‘Community’ is back, but how’s it doing?
“Community” has attempted to handle this problem by getting weirder and weirder. It was all fun in season one, but things just don’t make sense anymore. Consider the character arc for Señor Chang. Student Chang? Security Guard Chang? Back in the day, he was a fairly simple, funny character—the Chinese guy teaching a Spanish class (even though he clearly didn’t know much Spanish). When that joke ran out, he became extremely bitter in season two because the central study group wouldn’t let him join in its fun. His character is even crazier in season three.
This season, the creators of “Community” have revealed that a major character will die. My money’s on Chang. If the writers take him any further into mental instability, the only possible results are death or a padded cell.
The entire cast has gone through a similar evolution. Jeff has gone from “lovably narcissistic” to “taking anti-anxiety drugs that turn him into the Hulk at some kid’s bar mitzvah.” Abed has gone from “autistic kid trying to make sense of the world through TV tropes” to “evil genius about to start a school-wide war over a pillow fort.” In fact, Abed learns about his future character arc when he meets his goateed shadow self. Abed’s alter ego tells him, “This is really crazy. And inaccessible, and maybe too dark.” A metaphor for “Community” itself, perhaps?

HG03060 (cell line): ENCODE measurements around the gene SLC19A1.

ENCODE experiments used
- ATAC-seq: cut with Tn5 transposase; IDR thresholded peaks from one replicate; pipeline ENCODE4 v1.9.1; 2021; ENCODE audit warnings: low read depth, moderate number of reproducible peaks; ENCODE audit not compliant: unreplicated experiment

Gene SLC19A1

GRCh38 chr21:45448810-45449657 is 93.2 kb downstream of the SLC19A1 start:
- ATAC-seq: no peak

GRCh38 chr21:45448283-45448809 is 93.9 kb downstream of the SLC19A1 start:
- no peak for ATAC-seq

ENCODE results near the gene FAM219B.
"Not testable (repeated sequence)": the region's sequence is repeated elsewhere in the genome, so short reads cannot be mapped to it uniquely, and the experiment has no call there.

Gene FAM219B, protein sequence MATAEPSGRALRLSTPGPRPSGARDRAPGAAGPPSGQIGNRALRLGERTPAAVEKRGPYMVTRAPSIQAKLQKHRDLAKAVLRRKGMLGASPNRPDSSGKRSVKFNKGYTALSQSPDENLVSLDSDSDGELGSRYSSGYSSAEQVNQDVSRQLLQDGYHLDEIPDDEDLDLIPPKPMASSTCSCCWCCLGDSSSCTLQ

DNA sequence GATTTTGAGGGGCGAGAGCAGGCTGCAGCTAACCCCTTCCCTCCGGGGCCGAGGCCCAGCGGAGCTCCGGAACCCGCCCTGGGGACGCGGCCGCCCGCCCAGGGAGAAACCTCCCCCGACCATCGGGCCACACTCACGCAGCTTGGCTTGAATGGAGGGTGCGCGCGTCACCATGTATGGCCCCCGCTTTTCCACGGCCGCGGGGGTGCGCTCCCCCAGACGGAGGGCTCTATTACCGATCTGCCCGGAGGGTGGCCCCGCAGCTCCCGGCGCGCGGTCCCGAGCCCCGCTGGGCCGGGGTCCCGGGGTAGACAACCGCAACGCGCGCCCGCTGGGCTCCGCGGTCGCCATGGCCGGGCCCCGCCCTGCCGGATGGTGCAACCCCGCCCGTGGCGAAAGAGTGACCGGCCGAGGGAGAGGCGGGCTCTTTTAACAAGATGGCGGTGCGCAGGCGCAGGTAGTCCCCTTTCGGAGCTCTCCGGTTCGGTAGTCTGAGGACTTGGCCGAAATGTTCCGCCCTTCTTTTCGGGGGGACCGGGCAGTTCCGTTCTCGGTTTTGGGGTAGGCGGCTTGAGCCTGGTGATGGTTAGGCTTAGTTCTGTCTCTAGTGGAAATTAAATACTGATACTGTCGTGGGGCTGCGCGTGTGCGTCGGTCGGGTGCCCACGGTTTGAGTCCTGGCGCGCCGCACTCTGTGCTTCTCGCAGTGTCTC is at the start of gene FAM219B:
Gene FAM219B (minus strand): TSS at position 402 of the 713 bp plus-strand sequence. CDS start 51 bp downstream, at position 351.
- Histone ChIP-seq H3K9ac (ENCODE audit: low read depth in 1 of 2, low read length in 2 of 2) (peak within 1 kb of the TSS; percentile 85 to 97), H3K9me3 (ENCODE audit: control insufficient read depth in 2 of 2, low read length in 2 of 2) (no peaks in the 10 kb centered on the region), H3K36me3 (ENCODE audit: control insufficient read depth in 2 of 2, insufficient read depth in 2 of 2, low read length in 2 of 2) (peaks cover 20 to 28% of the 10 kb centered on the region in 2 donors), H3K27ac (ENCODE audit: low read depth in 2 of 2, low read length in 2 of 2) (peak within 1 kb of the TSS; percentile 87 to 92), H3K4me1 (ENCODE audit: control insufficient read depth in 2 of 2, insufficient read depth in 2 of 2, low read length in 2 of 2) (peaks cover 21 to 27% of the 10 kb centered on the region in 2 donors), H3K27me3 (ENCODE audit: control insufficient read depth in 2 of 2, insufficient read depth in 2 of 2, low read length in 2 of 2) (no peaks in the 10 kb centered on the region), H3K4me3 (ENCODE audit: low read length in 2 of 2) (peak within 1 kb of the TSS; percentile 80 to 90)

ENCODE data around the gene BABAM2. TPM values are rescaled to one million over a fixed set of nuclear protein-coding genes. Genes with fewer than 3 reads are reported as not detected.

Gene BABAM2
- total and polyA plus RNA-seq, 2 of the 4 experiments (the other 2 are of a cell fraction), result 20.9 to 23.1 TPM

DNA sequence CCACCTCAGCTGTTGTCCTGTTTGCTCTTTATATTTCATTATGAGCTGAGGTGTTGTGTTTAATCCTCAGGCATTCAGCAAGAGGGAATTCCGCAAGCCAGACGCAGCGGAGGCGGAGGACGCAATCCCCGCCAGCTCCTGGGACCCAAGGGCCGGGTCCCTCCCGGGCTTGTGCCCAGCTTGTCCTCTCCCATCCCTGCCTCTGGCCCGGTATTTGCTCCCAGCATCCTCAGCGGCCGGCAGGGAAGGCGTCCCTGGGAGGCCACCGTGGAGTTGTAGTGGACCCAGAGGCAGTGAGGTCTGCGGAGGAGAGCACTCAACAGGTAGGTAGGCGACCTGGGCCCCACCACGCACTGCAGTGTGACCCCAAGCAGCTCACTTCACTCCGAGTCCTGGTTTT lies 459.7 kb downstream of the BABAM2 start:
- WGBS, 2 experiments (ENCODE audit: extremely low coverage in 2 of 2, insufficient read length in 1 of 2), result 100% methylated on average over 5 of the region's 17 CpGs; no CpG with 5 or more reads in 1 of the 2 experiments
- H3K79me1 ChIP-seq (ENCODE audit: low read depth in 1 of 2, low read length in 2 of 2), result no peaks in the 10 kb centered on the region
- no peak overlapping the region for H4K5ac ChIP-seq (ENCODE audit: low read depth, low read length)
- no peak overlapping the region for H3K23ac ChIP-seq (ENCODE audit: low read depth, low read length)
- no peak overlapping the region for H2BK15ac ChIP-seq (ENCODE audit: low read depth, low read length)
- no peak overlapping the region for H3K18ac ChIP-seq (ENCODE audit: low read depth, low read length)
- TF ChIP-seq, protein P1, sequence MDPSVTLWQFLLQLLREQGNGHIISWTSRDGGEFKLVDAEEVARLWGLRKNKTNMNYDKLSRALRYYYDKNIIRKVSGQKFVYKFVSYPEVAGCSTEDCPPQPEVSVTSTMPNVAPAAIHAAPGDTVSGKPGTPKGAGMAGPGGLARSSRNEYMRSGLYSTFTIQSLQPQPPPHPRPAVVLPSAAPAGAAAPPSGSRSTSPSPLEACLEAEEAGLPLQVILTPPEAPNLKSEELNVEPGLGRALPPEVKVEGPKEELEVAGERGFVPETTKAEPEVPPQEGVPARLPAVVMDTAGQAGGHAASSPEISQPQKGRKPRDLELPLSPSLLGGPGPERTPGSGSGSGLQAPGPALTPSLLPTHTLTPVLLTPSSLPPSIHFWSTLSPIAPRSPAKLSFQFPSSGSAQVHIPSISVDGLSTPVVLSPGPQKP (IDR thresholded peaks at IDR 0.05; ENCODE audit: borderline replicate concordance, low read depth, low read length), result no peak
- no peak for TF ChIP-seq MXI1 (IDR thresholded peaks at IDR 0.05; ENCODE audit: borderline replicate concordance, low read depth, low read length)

I understand that in order to keep viewers interested, a show has to grow and progress. And I’m glad that “Community” seems to have achieved the ratings necessary to allow for a fourth-season renewal. I’m just a little concerned about what the show’s writers plan to do with that potential fourth season. Because if it does carry on being “inaccessible, and maybe too dark,” then “Community” will eventually end in disaster—with or without Twitter campaigns.